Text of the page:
1. Brazil

Although the import tariff reductions are gradual and sometimes timid, this Agreement represents a unique opportunity for Brazil to access the European Market. After the Doha’s Round stagnation, this FTA was among the country’s top priorities. 

In that sense, the Brazilian government has been making diplomatic approaches – as a MERCOSUR pro tempore Chair and by itself – to reach the FTA’s ratification throughout these past three years. The last one includes a visit to Spain in February 2022 by the Brazilian Minister of Foreign Affairs, Ambassador Carlos França1. Besides, It is expected a visit of an EU delegation to Brazil in September, to meet with Brazilians ministers and discuss about the FTA2. 

4.1 Brazilian presidential election: remarks on the possible new administration 

As it is well known, Brazil currently finds itself in a highly polarized electoral scenario between the figures of the current president, Jair Bolsonaro, and the former president, Luiz Inácio “Lula” da Silva. Different surveys project that there will be a change of administration in the coming months back to Lula. 

In this sense, we should note that the FTA, approved during Bolsonaro’s administration, is under Lula’s radar, who has recently stated that the Agreement was still “not valid” and that he would seek its renegotiation.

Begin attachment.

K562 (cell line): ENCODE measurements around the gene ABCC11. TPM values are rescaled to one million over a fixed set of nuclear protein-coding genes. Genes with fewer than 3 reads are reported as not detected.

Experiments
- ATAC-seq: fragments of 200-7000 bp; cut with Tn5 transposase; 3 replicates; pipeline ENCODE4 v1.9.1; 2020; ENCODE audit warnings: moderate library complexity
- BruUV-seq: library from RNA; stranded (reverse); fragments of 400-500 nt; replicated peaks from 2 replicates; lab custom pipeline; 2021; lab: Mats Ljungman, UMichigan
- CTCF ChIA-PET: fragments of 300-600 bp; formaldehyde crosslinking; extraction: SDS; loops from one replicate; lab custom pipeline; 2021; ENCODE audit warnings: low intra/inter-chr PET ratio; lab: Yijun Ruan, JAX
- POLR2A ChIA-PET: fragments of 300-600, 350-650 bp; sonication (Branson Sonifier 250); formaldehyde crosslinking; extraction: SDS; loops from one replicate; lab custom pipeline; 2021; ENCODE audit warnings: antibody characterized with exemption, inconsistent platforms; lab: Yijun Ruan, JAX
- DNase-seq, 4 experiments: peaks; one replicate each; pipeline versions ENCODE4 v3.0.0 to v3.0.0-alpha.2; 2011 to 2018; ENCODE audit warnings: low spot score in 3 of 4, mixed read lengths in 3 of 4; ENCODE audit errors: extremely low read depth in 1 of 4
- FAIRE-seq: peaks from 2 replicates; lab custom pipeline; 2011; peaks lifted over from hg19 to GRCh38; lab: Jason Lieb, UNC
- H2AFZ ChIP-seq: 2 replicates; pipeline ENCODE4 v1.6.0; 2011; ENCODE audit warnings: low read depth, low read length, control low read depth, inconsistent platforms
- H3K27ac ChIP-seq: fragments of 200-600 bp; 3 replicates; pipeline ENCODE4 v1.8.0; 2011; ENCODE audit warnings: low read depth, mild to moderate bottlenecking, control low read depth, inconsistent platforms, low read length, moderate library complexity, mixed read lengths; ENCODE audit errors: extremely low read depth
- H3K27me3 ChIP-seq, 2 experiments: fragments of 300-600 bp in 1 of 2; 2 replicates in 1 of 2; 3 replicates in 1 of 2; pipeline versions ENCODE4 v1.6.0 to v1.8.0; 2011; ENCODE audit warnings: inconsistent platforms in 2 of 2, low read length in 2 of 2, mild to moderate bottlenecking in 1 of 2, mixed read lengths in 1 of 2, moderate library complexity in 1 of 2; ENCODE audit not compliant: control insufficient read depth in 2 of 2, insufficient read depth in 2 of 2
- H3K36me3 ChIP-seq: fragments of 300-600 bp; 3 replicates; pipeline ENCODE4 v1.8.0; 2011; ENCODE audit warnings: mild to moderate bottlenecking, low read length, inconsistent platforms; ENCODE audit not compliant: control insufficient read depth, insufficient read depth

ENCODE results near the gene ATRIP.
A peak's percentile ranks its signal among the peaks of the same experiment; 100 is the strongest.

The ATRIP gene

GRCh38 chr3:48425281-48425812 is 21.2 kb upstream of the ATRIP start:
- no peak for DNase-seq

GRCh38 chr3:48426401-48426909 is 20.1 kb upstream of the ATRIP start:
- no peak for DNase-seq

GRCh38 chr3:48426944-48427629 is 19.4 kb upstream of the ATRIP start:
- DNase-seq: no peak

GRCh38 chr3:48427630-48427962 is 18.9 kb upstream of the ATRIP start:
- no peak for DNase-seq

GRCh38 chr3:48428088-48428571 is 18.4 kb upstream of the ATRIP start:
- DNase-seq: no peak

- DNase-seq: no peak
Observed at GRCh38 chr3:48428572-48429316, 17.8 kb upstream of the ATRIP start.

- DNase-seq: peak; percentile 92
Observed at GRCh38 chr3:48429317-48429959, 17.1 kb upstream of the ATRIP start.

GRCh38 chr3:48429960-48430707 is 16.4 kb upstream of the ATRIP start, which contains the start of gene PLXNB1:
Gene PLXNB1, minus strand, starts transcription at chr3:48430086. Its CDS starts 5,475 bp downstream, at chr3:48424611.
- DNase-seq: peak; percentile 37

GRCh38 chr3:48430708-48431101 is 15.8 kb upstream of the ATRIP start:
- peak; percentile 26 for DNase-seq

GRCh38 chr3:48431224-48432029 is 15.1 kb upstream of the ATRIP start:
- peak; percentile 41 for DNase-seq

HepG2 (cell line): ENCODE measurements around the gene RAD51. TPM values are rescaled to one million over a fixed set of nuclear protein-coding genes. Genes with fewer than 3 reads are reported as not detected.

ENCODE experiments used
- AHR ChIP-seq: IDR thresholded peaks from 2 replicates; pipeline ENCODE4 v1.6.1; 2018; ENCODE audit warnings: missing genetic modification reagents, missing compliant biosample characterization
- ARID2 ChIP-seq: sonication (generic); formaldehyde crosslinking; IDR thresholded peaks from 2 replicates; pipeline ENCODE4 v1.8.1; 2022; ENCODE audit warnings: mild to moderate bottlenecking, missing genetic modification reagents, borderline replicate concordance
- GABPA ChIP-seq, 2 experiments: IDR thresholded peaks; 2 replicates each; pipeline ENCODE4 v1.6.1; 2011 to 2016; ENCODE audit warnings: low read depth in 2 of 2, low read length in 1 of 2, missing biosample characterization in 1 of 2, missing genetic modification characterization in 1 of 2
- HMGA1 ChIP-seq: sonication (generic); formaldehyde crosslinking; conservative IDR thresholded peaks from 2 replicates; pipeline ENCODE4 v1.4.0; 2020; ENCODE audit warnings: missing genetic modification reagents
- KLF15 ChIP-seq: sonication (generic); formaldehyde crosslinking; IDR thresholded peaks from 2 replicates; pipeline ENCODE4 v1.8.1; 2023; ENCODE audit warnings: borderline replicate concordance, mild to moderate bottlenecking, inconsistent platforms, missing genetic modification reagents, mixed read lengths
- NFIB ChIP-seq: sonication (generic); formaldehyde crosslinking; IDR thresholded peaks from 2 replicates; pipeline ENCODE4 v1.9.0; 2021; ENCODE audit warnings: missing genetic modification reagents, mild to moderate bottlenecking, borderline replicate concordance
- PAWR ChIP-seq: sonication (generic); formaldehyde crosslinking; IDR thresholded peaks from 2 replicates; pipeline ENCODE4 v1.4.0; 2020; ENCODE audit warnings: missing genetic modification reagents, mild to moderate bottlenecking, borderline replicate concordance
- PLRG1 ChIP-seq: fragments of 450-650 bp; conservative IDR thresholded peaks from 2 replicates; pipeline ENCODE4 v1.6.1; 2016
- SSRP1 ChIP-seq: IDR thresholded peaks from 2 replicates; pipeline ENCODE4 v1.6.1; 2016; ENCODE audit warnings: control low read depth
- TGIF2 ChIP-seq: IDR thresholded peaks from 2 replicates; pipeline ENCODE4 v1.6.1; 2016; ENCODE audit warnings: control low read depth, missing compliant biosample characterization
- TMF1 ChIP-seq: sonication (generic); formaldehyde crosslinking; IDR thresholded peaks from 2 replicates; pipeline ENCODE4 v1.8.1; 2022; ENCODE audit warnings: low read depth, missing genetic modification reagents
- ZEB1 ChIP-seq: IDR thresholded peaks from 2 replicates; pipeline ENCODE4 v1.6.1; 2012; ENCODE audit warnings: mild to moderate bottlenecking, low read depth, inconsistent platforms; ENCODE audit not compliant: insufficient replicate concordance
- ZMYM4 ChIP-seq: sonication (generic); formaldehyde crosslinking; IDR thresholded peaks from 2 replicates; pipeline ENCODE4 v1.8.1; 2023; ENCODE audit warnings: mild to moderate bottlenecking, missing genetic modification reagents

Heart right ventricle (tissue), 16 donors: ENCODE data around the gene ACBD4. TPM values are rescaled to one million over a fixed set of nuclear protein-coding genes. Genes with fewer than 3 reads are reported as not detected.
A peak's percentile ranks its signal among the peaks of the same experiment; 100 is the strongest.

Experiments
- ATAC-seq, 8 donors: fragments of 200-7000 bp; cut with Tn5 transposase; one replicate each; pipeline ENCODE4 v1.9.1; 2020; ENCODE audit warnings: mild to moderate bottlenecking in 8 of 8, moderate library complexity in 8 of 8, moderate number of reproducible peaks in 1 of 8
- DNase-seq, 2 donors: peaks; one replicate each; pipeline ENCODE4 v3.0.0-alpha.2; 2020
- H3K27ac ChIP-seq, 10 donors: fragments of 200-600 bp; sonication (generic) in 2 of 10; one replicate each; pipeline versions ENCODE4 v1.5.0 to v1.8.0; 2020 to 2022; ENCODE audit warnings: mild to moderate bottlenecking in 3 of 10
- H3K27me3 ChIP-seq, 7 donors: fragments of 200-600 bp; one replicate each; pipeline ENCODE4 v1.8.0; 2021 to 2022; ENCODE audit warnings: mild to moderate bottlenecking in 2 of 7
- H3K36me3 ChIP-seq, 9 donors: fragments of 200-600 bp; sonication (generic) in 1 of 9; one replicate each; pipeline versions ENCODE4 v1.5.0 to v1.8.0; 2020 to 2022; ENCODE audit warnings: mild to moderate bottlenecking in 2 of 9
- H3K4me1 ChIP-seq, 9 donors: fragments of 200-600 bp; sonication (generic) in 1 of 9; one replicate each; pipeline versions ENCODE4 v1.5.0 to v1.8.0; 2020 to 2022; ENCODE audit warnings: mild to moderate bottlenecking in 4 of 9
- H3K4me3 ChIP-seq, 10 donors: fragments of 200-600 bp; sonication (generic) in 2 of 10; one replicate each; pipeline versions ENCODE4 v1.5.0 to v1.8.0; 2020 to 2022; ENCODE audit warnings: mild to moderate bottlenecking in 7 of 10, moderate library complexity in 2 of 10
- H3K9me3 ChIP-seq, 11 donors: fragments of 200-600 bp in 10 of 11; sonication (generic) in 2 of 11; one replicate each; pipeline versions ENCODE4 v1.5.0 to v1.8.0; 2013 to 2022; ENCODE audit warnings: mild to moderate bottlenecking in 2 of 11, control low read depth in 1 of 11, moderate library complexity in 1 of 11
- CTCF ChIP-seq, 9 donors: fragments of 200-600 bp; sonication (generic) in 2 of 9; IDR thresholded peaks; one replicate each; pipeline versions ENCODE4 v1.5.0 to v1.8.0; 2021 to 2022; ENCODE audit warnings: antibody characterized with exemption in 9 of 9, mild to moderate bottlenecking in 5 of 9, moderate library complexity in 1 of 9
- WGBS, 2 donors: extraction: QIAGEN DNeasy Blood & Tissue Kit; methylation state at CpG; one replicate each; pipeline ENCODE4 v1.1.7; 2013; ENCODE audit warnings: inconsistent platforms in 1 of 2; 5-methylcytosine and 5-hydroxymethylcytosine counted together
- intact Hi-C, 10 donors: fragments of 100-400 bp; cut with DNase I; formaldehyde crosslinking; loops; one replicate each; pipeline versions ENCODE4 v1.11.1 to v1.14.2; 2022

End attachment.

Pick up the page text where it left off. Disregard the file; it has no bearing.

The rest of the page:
Lula explained in a televised interview that the agreement’s lack of validity is because it was not “fully implemented”, noting furthermore that “Brazil is not obliged to agree on a treaty that does not respond to that which is Brazil’s ambitions.” He emphasizes that the European Union should understand that MERCOSUR must be able to export products with higher-value-added since, from his vision, if the agreement is maintained as it is, it will cause much distress to the Brazilian industrial sector. 

  1. What to Expect

Most experts coincide on the three most likely scenarios: 

  1. The parties renegotiate the agreement, but just in those clauses in which modifications are necessary.
  1. The parties split the Agreement and boost the issues that show consensus. This could mean approval directly through the EU organisms, i.e., without waiting for the national members’ parliamentary debates and subsequent green lights.
  1. Mercosur presents the geopolitical strategy of the Agreement’s ratification to the EU and relevant stakeholders, considering that South America is a peaceful and democratic region that assures the supply of the products needed.

In all those scenarios, it is essential to reassure and push the ratification among the EU countries, representing the most significant market opportunity globally and bringing historically-tied regions closer than ever. 

Would you like to know how to support the approval and implementation of this FTA? Please write to us at  


  1. In his visit, Minister França advocated for unlocking the process of ratification, arguing that Brazil “doesn’t want to escape from its environmental commitments” and pointing out that the EU position for ratification seems to be rather to protect its domestic producers than out of a concern for environmental issues.